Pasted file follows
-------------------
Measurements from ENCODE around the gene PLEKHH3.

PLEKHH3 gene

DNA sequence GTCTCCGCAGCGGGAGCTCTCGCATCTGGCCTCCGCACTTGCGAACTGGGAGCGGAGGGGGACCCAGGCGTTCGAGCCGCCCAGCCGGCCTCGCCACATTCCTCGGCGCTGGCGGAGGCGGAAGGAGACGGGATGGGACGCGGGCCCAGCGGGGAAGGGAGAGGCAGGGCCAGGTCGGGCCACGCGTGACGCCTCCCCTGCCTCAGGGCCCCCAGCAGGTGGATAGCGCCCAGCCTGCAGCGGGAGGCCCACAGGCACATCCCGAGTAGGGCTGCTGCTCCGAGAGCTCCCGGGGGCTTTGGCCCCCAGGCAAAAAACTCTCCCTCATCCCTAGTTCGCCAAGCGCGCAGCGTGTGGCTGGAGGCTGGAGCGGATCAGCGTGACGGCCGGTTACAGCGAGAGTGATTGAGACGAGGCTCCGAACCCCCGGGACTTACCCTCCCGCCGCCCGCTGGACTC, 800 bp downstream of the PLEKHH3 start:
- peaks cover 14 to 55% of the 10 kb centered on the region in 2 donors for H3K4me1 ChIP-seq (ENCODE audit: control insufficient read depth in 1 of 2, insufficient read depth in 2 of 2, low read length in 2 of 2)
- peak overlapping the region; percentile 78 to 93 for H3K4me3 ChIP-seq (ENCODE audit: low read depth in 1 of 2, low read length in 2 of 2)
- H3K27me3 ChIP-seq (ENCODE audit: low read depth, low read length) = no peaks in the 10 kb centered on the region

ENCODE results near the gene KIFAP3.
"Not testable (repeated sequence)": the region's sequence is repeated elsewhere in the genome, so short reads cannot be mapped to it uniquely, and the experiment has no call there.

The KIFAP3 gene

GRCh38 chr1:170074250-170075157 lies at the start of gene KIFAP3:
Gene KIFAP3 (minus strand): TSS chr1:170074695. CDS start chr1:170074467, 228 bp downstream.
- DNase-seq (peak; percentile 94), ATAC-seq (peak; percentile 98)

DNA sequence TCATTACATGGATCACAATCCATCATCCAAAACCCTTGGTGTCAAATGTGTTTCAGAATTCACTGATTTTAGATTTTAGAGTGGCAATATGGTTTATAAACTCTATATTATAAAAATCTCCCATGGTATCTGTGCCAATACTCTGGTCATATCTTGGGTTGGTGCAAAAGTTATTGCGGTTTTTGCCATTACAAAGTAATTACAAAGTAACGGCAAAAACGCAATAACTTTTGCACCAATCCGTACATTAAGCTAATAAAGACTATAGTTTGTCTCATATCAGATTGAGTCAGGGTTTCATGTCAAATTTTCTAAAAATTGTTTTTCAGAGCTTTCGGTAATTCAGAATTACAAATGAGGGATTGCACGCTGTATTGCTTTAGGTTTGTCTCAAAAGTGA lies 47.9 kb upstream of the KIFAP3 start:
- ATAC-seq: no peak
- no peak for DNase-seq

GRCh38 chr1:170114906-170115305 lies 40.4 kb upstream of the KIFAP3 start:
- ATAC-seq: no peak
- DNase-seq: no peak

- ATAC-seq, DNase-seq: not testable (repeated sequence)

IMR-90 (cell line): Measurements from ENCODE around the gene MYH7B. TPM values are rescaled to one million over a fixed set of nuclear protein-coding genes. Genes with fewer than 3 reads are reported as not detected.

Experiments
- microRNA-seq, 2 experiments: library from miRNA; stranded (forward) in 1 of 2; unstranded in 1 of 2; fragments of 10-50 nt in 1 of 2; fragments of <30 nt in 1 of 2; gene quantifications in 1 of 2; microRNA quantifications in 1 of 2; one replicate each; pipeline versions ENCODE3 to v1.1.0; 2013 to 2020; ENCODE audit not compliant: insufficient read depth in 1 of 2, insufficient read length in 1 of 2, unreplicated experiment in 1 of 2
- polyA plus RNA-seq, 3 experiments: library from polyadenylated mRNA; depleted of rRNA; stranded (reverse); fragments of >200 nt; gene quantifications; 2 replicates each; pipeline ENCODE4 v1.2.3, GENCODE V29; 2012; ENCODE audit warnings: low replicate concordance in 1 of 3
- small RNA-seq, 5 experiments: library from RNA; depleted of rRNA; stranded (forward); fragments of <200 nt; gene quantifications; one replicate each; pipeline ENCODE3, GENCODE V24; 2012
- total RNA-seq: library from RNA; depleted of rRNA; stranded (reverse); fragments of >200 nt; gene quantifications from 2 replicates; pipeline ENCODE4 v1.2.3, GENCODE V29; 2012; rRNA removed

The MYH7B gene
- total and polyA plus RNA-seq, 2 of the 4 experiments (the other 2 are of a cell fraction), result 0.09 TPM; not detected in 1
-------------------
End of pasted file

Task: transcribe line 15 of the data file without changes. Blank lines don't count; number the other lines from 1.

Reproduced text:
- no peak for DNase-seq